WaterFire Staff Stories: Peter Mello

How long have you worked at WaterFire and what appeals to you about working for WaterFire Providence?

I have been working at WaterFire for nearly a decade and what really excites me is how we create and present #Art4Impact that is accessible and approachable for people who might not otherwise experience it because they might not feel comfortable in a traditional arts venue like a museum, gallery or concert hall or might not be able to afford a ticket to the opera, ballet or philharmonic. 

What is something that most people might not know about WaterFire that you think is important?

WaterFire is a powerful art that is also a significant contributor to the Rhode Island economy. During a typical year, nearly 1,000,000 visitors will come to downtown Providence to experience WaterFire and their economic activity and spending creates approximately $114,000,000 in economic impact which generates more than $9,000,000 in direct-tax revenue for the State of Rhode Island and supports 1,294 jobs for community residents. WaterFire is art that means business.

What was the first place you visited after the Rhode Island economy began to reopen? Or, what is a place that hasn’t reopened that you are waiting to visit? 

My first reopening experience was outdoor dining at Troop and my second was taking in The Decameron Project at the WaterFire Arts Center and on the adjacent ALCO campus. I’m very proud of our WaterFire and The Wilbury Group teams for leading the way as one of the first live in-person theater experiences in the United States during the coronavirus pandemic and securing great national media in The New York Times for it

What is a hidden gem in our community that you think people should know about? 

The Providence Athenæum is one of the most amazing libraries in the world and too few Rhode Islanders even know it exists. It’s a magical place and their programming is always incredibly thought-provoking.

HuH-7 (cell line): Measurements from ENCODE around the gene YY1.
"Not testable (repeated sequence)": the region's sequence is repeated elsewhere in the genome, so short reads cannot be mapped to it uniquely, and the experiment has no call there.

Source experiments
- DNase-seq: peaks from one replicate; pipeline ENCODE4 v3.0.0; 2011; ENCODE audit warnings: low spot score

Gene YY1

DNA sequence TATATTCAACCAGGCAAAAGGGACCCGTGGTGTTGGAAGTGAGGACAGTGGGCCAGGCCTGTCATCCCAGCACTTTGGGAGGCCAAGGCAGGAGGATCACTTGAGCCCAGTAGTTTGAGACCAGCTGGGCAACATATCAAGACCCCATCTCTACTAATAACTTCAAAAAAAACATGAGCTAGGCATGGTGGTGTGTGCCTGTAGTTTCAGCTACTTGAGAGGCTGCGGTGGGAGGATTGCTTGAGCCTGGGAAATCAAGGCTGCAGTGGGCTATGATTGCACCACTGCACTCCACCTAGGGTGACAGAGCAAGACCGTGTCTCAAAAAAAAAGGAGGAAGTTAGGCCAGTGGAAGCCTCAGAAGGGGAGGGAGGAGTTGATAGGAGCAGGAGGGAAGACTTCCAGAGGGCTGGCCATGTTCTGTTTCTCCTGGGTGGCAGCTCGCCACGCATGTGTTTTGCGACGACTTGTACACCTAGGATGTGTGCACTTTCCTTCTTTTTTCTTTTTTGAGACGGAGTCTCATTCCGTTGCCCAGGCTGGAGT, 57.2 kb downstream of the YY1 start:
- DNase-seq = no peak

Name a restaurant/bar/park/place that you support that has inspired you with its coronavirus response.

Troop is located in and has been supporting community activities in the Valley neighborhood since it first opened. They were a great partner with The Wilbury Theater Group and WaterFire Providence in making The Decameron Providence a successful experience for theatergoers and their Front Porch performances as part of the Fringe PVD Festival brought great art experiences to people’s homes and neighborhoods. 

Aerial view of the Waterplace Park basin during a Clear Currents WaterFire lighting. Photograph by John Nickerson.
Aerial view of the Waterplace Park basin during a Clear Currents WaterFire lighting. Photograph by John Nickerson.

About WaterFire Staff Stories

Each week we will bring you stories of WaterFire from the perspective of our staff members. This series will feature short videos produced by each team member and they will be sharing stories and facts about our organization as well as their recommendations for places and activities around Rhode Island that you can enjoy.

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For 25 years WaterFire has been transforming place and building community in downtown Providence with impacts that reach into every corner of Rhode Island. Unfortunately, we’ve had to indefinitely postpone the WaterFire season, losing the earned revenue on which our work depends. We need your help—now more than ever—to get us through this financial crisis.

About the author

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I've worked at WaterFire since 2003. For the first 9 years of my career here I worked in the Production Shop learning all of the details that go into the physical production of the event. I have recently transitioned to role of managing WaterFire's social media and web presence. I find it very rewarding working to increase engagement with our supporters both locally and globally.

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